A sense of honor, and the fear of universal reproach, forbade Palaeologus to resign the city into the hands of the Ottomans; and he determined to abide the last extremities of war. Several days were employed by the sultan in the preparations of the assault; and a respite was granted by his favorite science of astrology, which had fixed on the twenty-ninth of May, as the fortunate and fatal hour. On the evening of the twenty-seventh, he issued his final orders; assembled in his presence the military chiefs, and dispersed his heralds through the camp to proclaim the duty, and the motives, of the perilous enterprise. Fear is the first principle of a despotic government; and his menaces were expressed in the Oriental style, that the fugitives and deserters, had they the wings of a bird, should not escape from his inexorable justice. The greatest part of his bashaws and Janizaries were the offspring of Christian parents: but the glories of the Turkish name were perpetuated by successive adoption; and in the gradual change of individuals, the spirit of a legion, a regiment, or an oda, is kept alive by imitation and discipline. In this holy warfare, the Moslems were exhorted to purify their minds with prayer, their bodies with seven ablutions; and to abstain from food till the close of the ensuing day. A crowd of dervishes visited the tents, to instil the desire of martyrdom, and the assurance of spending an immortal youth amidst the rivers and gardens of paradise, and in the embraces of the black-eyed virgins. Yet Mahomet principally trusted to the efficacy of temporal and visible rewards. A double pay was promised to the victorious troops: “The city and the buildings,” said Mahomet, “are mine; but I resign to your valor the captives and the spoil, the treasures of gold and beauty; be rich and be happy. Many are the provinces of my empire: the intrepid soldier who first ascends the walls of Constantinople shall be rewarded with the government of the fairest and most wealthy; and my gratitude shall accumulate his honors and fortunes above the measure of his own hopes.” Such various and potent motives diffused among the Turks a general ardor, regardless of life and impatient for action: the camp reechoed with the Moslem shouts of “God is God: there is but one God, and Mahomet is the apostle of God;” and the sea and land, from Galata to the seven towers, were illuminated by the blaze of their nocturnal fires.

Far different was the state of the Christians; who, with loud and impotent complaints, deplored the guilt, or the punishment, of their sins. The celestial image of the Virgin had been exposed in solemn procession; but their divine patroness was deaf to their entreaties: they accused the obstinacy of the emperor for refusing a timely surrender; anticipated the horrors of their fate; and sighed for the repose and security of Turkish servitude. The noblest of the Greeks, and the bravest of the allies, were summoned to the palace, to prepare them, on the evening of the twenty-eighth, for the duties and dangers of the general assault. The last speech of Palaeologus was the funeral oration of the Roman empire: he promised, he conjured, and he vainly attempted to infuse the hope which was extinguished in his own mind. In this world all was comfortless and gloomy; and neither the gospel nor the church have proposed any conspicuous recompense to the heroes who fall in the service of their country. … The emperor, and some faithful companions, entered the dome of St. Sophia, which in a few hours was to be converted into a mosque; and devoutly received, with tears and prayers, the sacrament of the holy communion. He reposed some moments in the palace, which resounded with cries and lamentations; solicited the pardon of all whom he might have injured; and mounted on horseback to visit the guards, and explore the motions of the enemy. The distress and fall of the last Constantine are more glorious than the long prosperity of the Byzantine Caesars. …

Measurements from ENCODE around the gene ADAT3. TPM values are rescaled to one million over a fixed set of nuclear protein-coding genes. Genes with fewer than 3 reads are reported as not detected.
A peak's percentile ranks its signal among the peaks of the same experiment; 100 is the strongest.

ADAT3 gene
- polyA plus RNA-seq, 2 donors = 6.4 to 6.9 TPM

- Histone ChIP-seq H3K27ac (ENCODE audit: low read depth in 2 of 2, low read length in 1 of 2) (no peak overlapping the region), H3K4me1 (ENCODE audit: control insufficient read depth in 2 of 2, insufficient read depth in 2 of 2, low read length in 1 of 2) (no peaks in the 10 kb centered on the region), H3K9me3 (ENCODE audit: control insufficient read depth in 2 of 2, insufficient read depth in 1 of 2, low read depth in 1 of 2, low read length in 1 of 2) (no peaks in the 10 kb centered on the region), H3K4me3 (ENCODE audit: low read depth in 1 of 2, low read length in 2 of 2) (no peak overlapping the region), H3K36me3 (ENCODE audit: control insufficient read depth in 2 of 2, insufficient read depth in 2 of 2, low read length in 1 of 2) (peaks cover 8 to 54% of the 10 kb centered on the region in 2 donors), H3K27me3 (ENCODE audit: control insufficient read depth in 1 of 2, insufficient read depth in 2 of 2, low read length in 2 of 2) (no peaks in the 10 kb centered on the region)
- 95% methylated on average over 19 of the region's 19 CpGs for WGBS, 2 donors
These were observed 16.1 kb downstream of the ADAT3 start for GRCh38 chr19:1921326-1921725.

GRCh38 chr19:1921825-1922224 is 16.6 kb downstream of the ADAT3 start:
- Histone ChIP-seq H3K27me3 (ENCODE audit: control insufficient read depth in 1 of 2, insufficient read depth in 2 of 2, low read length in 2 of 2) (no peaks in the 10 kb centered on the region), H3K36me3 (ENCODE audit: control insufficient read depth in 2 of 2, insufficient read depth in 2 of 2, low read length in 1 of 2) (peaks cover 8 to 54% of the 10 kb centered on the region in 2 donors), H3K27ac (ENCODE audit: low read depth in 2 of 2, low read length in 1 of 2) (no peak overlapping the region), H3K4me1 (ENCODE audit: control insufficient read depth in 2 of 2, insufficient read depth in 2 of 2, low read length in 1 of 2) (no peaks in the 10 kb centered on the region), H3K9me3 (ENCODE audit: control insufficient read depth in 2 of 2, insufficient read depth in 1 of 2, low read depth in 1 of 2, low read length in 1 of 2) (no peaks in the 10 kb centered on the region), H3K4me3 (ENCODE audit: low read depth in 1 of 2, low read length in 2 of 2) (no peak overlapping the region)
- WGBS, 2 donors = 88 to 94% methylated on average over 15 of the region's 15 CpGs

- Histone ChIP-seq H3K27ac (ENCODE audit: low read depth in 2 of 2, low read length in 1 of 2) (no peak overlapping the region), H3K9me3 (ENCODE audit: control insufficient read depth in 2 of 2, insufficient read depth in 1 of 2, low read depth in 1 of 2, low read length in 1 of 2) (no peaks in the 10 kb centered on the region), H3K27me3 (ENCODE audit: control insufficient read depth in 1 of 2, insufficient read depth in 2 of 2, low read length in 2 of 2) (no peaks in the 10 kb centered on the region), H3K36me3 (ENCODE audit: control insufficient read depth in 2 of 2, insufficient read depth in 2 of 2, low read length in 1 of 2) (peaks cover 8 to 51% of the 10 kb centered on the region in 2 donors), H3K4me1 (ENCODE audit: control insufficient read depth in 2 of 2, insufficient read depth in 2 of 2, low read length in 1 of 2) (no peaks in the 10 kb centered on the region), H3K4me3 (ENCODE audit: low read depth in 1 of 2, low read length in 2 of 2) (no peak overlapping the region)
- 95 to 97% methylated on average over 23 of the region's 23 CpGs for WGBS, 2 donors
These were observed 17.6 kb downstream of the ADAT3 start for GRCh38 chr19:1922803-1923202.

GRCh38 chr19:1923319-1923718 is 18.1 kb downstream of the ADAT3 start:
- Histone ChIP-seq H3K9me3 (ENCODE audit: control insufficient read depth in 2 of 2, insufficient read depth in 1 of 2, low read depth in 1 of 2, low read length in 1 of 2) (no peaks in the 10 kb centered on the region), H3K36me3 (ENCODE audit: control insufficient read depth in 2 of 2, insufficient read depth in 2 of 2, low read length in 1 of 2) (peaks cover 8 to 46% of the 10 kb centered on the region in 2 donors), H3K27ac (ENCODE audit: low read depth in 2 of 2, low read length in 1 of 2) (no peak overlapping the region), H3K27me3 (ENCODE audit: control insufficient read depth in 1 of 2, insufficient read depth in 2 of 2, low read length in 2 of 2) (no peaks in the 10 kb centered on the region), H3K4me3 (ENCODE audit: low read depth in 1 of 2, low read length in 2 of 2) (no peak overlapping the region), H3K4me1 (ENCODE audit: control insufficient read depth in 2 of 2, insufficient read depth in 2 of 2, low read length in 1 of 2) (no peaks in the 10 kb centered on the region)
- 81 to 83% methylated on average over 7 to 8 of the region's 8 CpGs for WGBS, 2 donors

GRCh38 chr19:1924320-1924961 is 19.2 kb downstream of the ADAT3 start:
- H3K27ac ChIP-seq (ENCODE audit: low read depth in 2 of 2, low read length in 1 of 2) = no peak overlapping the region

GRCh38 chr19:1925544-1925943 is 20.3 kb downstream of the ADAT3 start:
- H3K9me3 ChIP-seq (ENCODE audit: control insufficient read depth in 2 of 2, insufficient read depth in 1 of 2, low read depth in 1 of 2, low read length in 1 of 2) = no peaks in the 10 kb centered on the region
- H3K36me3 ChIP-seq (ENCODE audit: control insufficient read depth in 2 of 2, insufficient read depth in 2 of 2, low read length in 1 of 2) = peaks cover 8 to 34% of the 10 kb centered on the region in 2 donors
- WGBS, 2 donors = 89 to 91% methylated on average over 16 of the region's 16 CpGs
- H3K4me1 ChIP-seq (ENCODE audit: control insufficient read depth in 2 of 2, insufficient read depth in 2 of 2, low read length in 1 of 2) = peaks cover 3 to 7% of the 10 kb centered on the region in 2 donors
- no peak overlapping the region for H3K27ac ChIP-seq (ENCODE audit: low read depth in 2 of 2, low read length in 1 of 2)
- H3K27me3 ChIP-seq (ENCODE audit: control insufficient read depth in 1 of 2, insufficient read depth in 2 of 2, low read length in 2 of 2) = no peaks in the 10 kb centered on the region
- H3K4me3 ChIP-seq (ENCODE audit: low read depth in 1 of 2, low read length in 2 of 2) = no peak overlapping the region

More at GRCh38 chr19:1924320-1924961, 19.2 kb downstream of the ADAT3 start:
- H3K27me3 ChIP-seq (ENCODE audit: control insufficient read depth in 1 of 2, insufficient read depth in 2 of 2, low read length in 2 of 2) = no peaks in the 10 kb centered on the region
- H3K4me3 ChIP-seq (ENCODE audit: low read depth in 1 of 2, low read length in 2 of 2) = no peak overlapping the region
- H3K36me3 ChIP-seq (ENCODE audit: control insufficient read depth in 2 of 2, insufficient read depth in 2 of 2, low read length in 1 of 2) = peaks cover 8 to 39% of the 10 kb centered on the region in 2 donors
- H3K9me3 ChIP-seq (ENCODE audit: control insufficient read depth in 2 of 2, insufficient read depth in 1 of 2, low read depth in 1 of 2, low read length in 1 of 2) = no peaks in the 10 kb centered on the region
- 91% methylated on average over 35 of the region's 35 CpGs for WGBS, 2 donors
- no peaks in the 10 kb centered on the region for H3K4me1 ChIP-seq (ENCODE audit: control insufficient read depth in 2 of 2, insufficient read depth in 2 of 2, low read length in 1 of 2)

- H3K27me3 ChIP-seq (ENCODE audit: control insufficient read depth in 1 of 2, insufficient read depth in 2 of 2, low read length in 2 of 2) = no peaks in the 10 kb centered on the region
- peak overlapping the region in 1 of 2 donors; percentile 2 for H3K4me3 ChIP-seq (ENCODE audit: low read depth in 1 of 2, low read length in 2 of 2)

The immediate loss of Constantinople may be ascribed to the bullet, or arrow, which pierced the gauntlet of John Justiniani. The sight of his blood, and the exquisite pain, appalled the courage of the chief, whose arms and counsels were the firmest rampart of the city. As he withdrew from his station in quest of a surgeon, his flight was perceived and stopped by the indefatigable emperor. “Your wound,” exclaimed Palaeologus, “is slight; the danger is pressing: your presence is necessary; and whither will you retire?” – “I will retire,” said the trembling Genoese, “by the same road which God has opened to the Turks;” and at these words he hastily passed through one of the breaches of the inner wall. By this pusillanimous act he stained the honors of a military life; and the few days which he survived in Galata, or the Isle of Chios, were embittered by his own and the public reproach. His example was imitated by the greatest part of the Latin auxiliaries, and the defence began to slacken when the attack was pressed with redoubled vigor. The number of the Ottomans was fifty, perhaps a hundred, times superior to that of the Christians; the double walls were reduced by the cannon to a heap of ruins: in a circuit of several miles, some places must be found more easy of access, or more feebly guarded; and if the besiegers could penetrate in a single point, the whole city was irrecoverably lost. …